Traditions are important. If they weren’t, they wouldn’t survive from generation to generation.
A family’s traditions help children develop a deeper understanding of who they are and what is important to their family. Traditions make connections and create a sense of security in their repetition.
When you think of family traditions, typically people focus on holiday activities and celebrations.
While these are important and create many magical memories for children, they are not the only traditions a family should have. Often, it is the small, daily activities that reinforce a family’s values and identity.
Want some ideas on how to create family traditions in your day to day life? Look no further. We have compiled an extensive list of ideas for you to try.
You can’t get much more classic than breaking bread together, but there are lots of ways to start traditions that don’t involve a Thanksgiving feast.
1. Family Meals
Shared mealtimes provide opportunities to talk about your day and listen to one another. It’s also a great time to model basic etiquette for kids. If schedules don’t allow you to pick one meal each day that you will share, set aside a specific meal at least once a week.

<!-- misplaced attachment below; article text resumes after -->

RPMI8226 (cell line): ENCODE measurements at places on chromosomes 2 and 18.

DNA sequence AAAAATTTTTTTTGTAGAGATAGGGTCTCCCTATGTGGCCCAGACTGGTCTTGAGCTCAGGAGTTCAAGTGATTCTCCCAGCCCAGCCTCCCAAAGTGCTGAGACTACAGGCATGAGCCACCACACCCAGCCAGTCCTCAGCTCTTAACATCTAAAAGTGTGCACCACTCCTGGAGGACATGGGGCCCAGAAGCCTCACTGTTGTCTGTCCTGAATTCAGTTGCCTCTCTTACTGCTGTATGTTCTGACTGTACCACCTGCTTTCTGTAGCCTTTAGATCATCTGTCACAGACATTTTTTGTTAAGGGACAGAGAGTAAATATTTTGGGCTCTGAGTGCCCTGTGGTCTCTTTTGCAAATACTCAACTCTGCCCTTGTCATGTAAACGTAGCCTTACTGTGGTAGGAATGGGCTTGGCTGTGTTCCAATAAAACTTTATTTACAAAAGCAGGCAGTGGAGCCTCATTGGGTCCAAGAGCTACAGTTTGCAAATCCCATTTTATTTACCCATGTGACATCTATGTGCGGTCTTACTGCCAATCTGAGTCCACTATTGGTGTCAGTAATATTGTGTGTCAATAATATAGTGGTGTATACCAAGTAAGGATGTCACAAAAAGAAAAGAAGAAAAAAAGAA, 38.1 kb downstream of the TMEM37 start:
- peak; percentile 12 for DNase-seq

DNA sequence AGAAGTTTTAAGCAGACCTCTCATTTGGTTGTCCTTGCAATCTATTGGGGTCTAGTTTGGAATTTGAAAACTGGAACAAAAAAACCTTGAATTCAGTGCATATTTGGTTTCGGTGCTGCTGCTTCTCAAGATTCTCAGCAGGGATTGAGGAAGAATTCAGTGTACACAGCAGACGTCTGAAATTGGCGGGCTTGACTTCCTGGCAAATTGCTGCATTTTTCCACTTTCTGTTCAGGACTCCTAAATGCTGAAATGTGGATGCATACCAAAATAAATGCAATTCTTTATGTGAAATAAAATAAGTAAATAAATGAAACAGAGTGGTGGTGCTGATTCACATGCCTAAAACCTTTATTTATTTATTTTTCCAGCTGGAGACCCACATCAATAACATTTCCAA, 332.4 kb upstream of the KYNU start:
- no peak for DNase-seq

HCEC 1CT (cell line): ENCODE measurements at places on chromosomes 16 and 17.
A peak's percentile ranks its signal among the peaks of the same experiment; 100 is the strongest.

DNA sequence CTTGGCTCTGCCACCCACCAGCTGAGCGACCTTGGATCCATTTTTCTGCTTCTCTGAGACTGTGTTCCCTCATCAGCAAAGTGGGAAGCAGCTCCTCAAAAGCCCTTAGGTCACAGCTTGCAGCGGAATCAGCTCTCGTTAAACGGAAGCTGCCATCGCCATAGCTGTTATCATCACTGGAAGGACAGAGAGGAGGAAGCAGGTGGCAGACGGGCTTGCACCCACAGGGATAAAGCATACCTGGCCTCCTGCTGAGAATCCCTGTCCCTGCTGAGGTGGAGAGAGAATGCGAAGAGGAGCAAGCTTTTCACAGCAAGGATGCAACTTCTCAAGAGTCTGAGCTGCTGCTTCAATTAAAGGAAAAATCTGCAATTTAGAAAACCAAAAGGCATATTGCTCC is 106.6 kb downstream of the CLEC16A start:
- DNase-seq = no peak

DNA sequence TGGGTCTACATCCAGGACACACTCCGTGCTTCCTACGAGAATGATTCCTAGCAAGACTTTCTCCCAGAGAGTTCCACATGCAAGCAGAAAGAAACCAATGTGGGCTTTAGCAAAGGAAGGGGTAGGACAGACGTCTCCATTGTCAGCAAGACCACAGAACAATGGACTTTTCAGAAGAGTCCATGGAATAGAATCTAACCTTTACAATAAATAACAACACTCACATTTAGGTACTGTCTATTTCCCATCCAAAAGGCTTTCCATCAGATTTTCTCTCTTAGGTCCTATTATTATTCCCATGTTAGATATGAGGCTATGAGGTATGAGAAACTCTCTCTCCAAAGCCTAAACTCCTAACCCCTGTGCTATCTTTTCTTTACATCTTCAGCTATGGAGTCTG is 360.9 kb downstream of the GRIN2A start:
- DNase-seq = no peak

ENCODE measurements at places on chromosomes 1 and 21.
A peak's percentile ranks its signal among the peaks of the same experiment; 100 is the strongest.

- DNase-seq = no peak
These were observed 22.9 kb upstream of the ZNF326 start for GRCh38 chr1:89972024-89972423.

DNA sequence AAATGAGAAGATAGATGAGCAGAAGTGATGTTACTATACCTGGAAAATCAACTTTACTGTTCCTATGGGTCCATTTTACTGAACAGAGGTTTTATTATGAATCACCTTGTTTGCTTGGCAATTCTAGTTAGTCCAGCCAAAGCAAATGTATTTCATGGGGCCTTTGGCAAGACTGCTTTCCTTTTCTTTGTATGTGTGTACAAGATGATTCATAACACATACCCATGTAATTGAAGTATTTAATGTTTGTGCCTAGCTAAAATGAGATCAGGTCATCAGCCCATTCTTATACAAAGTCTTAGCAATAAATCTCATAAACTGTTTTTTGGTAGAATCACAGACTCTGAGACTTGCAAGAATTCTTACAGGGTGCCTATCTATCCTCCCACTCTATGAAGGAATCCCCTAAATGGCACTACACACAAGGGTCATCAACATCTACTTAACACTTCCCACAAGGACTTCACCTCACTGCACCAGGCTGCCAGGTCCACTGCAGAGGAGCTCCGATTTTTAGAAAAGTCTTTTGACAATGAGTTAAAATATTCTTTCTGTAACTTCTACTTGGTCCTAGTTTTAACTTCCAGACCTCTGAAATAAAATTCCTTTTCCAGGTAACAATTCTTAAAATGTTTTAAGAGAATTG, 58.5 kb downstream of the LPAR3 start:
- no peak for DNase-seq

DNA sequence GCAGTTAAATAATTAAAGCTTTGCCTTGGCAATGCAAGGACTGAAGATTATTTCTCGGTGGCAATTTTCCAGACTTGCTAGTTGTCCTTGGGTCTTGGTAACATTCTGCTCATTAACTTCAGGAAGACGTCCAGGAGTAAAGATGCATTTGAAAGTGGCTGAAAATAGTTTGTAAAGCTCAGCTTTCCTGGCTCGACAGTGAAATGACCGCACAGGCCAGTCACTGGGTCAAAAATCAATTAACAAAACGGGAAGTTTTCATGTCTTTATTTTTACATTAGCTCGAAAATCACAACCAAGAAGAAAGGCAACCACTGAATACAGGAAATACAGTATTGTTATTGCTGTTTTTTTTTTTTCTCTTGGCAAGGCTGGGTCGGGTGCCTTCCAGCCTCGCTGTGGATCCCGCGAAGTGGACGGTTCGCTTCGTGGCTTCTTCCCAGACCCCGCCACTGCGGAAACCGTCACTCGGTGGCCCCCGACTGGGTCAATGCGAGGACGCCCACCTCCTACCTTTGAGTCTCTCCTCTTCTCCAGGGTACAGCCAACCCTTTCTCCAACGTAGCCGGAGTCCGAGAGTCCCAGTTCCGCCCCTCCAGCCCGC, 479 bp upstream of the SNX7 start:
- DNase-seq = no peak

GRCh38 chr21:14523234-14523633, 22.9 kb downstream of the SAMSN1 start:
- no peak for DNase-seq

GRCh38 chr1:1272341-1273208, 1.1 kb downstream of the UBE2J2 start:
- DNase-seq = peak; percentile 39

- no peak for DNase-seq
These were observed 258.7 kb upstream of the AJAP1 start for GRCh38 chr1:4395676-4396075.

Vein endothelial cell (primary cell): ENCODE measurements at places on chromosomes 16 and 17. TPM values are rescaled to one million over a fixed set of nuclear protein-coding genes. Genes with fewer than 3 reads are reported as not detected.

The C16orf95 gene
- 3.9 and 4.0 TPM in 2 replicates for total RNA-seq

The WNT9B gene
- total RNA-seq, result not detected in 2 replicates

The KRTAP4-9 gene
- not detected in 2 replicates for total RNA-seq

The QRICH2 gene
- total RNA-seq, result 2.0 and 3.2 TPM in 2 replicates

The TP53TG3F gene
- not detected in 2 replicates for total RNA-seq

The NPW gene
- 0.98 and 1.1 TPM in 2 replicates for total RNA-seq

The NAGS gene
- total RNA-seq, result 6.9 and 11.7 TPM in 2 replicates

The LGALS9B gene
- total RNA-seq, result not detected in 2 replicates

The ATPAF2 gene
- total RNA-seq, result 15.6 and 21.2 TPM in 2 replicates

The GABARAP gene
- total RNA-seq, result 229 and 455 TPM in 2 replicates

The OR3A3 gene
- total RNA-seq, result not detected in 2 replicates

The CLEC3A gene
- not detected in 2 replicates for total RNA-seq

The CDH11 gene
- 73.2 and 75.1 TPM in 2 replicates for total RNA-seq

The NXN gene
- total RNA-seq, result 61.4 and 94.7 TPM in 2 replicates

Set expectations that there are no cell phones or televisions on, but instead, listen to one another. Share news of your day, both positives and negatives, and talk through problems that are brought up.
2. “Special” Day Treats
Not just for birthdays and holidays, you can make Tuesdays memorable because it’s taco night, or always celebrate National Donut Day. Some family make chocolate cookies on the first of every month or try a new dessert each Friday night.
Get creative with your treats, and you can develop some of the atmosphere of a family meal when you all go out for ice cream to celebrate an achievement or have a popsicle on a hot day.
3. Just Add Sprinkles
If your kids are anything like mine, they love to add sprinkles to things. When they were little, we used to add granola to their yogurt, and they still call them oatmeal sprinkles. Consider making mundane food special with the addition of some colorful sweets.
Things like cereal, pancakes, oatmeal, and sometimes even mashed potatoes get a little more fun with just a few sprinkles! It’s simple and takes almost no effort, but for some reason, it brings a lot of smiles. And don’t worry, you can find organic or dye-free options if that’s what’s holding you back!)
4. Share the Love
Giving food to others promotes a generous and grateful heart in kids. Show your appreciation for teachers or bring a little cheer to neighbors by baking something as a family and then delivering the treats to others.